Nicholas Biddle (1786-1844) was president of the Second Bank of the United States from 1823 to 1836. He was an early advocate of the debated principle of central banking, and under his direction the Bank performed most of the functions of present-day central banks.
Nicholas Biddle was born into a prominent Philadelphia family on Jan. 8, 1786. He attended the University of Pennsylvania and graduated from the College of New Jersey at Princeton in 1801. He began the study of law, but, too young to enter practice, he lived in Europe from 1804 to 1807, first as secretary to John Armstrong, the U.S. minister to Napoleonic France, then as a traveler, and finally as a secretary to James Monroe, the U.S. minister in England.
Biddle then began practicing law but soon became dissatisfied. Between 1810 and 1823 he was the managing trustee of his wife's estate, one of the largest in Philadelphia; prepared the journals of the Lewis and Clark expedition for publication in 1814; edited (1812-1814) the Portfolio, a Philadelphia literary magazine; served in the lower house and senate of the Pennsylvania Legislature; prepared (1818) a digest of the Commercial Regulations of Foreign Countries with Which the United States Have Commercial Intercourse for the Department of State; and from January 1819 through 1821 was one of the five government directors of the Second Bank of the United States.
In January 1823 Biddle was elected president of the Bank—a mixed public and private institution—being acceptable to the government and the shareholders alike but serving as a director by presidential appointment. Under Biddle's administration the Bank, centered in Philadelphia with branches in the leading American commercial cities, performed a useful function for all economic interests and groups through facilitating the exchange of goods and payments in this predominantly commercial society. The currency supplied by the Bank, no matter where made payable, was received in most places at par, sometimes commanded a premium, and was never at a discount of more than 1/4 of 1 percent. Notes issued by local state banks circulated at par in the immediate vicinity of their issue, and this mixed national currency was elastic, uniform, sound, and completely adequate for the needs of the expanding economy. The developing transportation system, which united the vast geographical areas of the United States and connected them with Europe, was paralleled by a system of domestic and foreign exchange that facilitated payments and increased the profits of trade.
The American people as a whole seemed satisfied with the currency and credit system and the operations of the national bank, but President Andrew Jackson, who distrusted all banks, charged that the Second Bank of the United States was unconstitutional and that if its power was not checked it would enable a financial oligarchy to dominate the nation. Jackson began an assault upon the Bank in 1829, but many of the members of his party (the Democrats) in Congress did not agree. The Bank, in their opinion, was a useful and necessary arm of the Treasury, and they, in alliance with most of the opposition party (the National Republicans) rechartered the institution in 1832. President Jackson, angered by this defiance of his expressed will, vetoed the rechartering bill and in the fall of 1833 removed the government deposits from the Bank's custody.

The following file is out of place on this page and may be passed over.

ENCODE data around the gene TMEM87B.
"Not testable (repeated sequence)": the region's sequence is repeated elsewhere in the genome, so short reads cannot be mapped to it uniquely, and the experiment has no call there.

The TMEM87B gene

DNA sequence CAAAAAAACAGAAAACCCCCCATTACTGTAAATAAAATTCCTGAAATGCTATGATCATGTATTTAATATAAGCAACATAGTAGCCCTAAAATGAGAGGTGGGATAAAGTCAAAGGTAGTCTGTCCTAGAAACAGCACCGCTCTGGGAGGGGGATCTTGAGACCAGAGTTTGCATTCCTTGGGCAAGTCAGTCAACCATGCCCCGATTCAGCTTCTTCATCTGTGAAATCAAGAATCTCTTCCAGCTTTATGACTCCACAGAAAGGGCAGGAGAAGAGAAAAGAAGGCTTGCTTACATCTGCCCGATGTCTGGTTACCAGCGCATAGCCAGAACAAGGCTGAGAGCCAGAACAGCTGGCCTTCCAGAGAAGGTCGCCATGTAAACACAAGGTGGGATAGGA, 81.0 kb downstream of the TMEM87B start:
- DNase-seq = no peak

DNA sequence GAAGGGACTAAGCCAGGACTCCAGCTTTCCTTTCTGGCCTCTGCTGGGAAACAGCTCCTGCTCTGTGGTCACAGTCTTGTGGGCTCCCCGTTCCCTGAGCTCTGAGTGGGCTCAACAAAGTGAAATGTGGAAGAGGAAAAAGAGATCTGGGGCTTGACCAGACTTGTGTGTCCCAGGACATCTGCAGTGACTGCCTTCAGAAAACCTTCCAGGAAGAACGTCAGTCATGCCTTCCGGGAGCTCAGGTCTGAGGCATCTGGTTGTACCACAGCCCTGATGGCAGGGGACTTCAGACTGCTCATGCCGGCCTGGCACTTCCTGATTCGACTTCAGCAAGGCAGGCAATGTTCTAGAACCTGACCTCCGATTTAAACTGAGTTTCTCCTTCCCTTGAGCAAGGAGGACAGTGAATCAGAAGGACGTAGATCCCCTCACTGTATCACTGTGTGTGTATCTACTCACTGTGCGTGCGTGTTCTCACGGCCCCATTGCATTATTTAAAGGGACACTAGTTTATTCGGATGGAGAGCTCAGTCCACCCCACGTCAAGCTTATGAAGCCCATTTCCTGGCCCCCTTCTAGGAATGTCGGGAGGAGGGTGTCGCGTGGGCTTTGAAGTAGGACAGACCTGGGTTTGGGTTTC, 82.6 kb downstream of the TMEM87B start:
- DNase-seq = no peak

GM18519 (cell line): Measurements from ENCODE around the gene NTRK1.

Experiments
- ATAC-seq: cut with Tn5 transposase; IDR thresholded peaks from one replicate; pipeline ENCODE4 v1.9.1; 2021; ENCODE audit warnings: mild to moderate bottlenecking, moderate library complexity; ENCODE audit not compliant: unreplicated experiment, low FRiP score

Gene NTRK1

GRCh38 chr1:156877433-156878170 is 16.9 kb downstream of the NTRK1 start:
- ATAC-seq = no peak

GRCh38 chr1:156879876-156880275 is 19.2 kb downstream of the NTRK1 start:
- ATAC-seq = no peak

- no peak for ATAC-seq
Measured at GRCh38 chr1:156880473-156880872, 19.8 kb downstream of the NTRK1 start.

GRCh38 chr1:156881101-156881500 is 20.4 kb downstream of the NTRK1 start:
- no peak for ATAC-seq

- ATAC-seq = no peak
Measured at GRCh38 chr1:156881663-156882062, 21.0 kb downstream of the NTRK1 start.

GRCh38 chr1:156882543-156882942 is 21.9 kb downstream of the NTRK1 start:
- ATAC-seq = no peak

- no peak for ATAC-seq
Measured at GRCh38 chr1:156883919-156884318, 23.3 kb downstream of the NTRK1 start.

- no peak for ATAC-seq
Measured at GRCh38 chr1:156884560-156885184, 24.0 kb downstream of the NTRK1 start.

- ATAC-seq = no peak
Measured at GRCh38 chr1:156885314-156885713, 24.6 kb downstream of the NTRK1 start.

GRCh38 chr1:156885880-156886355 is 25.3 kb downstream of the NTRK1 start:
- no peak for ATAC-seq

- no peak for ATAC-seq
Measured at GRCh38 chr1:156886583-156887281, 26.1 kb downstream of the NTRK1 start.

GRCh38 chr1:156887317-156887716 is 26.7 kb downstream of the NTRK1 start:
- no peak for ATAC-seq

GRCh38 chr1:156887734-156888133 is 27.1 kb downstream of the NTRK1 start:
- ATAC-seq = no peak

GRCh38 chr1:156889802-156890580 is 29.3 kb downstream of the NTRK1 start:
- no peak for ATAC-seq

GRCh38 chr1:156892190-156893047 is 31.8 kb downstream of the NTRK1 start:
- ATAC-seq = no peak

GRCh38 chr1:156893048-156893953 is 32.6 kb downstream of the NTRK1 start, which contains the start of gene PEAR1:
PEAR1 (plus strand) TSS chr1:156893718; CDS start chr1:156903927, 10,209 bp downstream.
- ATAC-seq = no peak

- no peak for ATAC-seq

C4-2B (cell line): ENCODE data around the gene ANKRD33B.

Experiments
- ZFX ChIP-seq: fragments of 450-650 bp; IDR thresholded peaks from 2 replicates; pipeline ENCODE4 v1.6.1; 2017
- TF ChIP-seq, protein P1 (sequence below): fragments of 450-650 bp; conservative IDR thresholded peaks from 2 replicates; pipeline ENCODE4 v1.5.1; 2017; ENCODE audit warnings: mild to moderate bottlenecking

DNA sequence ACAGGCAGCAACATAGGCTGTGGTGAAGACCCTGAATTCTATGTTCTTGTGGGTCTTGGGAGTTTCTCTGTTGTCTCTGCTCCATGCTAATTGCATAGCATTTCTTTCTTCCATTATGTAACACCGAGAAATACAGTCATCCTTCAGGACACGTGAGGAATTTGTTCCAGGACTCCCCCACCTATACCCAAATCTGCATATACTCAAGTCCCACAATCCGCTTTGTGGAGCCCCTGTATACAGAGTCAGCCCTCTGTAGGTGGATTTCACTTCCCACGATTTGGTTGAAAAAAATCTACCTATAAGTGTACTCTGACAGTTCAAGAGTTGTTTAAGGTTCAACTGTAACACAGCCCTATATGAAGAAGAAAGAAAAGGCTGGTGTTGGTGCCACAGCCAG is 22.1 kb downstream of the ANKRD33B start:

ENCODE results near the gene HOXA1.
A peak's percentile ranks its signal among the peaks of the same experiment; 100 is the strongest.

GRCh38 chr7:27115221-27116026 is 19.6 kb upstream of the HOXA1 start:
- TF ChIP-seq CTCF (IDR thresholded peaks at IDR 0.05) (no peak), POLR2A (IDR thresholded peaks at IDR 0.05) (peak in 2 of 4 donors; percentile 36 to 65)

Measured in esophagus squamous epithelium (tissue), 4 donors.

Biddle refused to accept defeat. A successor bank, the United States Bank of Pennsylvania, was organized in 1836, and when the Panic of 1837—in part a product of Jackson's financial policies—struck the nation, Biddle almost single-handedly restored national prosperity within a year. He resigned from the Bank in April 1839, believing it and the nation safe and secure. But shortly afterward the Bank of England, itself in danger, renewed financial pressure on the United States, and 2 years later the United States Bank closed its doors.
This costly failure not only discredited Biddle but also the principle of central banking, and it was not until the early years of the 20th century that the United States, through the creation of the Federal Reserve Banks (1912), once more returned to the system that had provided the national economy with a uniform, sound, and elastic currency. Biddle, completely disgraced, died on Feb. 27, 1844, and the general verdict on him and his career was stated by William Cullen Bryant, a Jacksonian editor and poet, who reported that Biddle had died "at his country seat, where he had passed the last of his days in elegant retirement, which, if justice had taken place, would have been spent in the penitentiary."
The only biography of Nicholas Biddle is Thomas P. Govan, Nicholas Biddle: Nationalist and Public Banker (1959). Biddle's work as a banker has been extensively treated in Ralph C. H. Catterall, The Second Bank of the United States (1903); Fritz Redlich, The Molding of American Banking: Men and Ideas (2 vols., 1947-1951); Walter B. Smith, Economic Aspects of the Second Bank of the United States (1953); and Bray Hammond, Banks and Politics in America from the Revolution to the Civil War (1957). An unfavorable view of Biddle is in Arthur M. Schlesinger, Jr., The Age of Jackson (1945).